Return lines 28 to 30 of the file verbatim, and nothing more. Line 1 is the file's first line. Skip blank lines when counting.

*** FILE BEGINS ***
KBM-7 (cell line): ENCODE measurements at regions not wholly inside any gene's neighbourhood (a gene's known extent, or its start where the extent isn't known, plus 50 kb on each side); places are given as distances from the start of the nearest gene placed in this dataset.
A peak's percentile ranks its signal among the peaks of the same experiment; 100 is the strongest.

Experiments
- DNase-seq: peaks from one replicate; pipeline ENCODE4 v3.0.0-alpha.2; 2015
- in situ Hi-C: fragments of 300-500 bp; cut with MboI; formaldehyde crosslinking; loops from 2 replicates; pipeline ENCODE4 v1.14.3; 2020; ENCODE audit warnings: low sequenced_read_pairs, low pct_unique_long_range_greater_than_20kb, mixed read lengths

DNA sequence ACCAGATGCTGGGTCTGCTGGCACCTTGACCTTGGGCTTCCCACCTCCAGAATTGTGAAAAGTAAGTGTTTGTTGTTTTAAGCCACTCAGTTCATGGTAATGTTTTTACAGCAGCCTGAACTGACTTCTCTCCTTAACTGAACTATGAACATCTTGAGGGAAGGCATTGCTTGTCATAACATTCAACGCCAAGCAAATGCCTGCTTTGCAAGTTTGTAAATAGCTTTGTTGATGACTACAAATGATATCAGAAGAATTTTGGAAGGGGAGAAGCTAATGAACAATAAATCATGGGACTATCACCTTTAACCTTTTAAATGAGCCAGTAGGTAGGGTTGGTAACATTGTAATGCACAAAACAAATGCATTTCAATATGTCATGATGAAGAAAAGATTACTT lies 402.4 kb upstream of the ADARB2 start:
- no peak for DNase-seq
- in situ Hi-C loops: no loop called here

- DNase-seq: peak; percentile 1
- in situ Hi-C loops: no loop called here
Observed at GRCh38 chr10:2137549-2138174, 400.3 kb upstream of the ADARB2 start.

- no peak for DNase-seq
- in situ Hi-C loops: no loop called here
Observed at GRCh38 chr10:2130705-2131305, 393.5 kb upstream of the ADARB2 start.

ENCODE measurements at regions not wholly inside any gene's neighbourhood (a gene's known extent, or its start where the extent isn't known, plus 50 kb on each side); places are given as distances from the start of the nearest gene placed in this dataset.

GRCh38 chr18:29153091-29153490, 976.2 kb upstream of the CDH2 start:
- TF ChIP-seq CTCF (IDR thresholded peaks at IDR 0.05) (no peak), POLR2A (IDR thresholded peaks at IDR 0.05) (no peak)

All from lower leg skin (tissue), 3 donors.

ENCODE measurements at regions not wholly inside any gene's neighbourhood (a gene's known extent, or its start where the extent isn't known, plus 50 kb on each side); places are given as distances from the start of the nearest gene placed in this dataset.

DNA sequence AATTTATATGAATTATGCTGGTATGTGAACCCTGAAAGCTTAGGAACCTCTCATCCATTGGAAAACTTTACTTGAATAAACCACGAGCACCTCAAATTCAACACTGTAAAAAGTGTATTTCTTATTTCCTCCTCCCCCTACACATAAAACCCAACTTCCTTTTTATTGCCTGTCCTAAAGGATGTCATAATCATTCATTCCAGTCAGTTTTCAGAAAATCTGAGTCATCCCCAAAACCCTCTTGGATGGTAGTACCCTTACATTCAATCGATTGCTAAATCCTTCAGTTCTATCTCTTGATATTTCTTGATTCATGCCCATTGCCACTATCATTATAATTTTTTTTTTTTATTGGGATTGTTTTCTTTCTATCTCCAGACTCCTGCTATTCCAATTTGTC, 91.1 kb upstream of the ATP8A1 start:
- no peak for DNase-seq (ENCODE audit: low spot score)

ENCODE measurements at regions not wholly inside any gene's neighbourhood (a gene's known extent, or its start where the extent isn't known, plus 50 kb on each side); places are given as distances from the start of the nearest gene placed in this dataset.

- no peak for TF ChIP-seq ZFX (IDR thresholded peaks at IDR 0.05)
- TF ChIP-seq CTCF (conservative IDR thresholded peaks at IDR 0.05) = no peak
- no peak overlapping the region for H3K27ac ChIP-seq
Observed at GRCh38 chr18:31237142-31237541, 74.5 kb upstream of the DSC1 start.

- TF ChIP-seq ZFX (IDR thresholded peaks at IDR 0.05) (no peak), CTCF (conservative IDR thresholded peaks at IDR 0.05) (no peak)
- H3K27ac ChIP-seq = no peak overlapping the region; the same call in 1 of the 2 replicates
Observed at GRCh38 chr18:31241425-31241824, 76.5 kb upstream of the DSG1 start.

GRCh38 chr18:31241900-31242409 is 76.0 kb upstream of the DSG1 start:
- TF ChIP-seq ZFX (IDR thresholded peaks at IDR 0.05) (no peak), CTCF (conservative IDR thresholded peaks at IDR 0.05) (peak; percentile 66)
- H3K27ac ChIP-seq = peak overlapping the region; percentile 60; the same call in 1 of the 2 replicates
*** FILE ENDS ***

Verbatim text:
- H3K27ac ChIP-seq = no peak overlapping the region; the same call in 1 of the 2 replicates
Observed at GRCh38 chr18:31241425-31241824, 76.5 kb upstream of the DSG1 start.

GRCh38 chr18:31241900-31242409 is 76.0 kb upstream of the DSG1 start: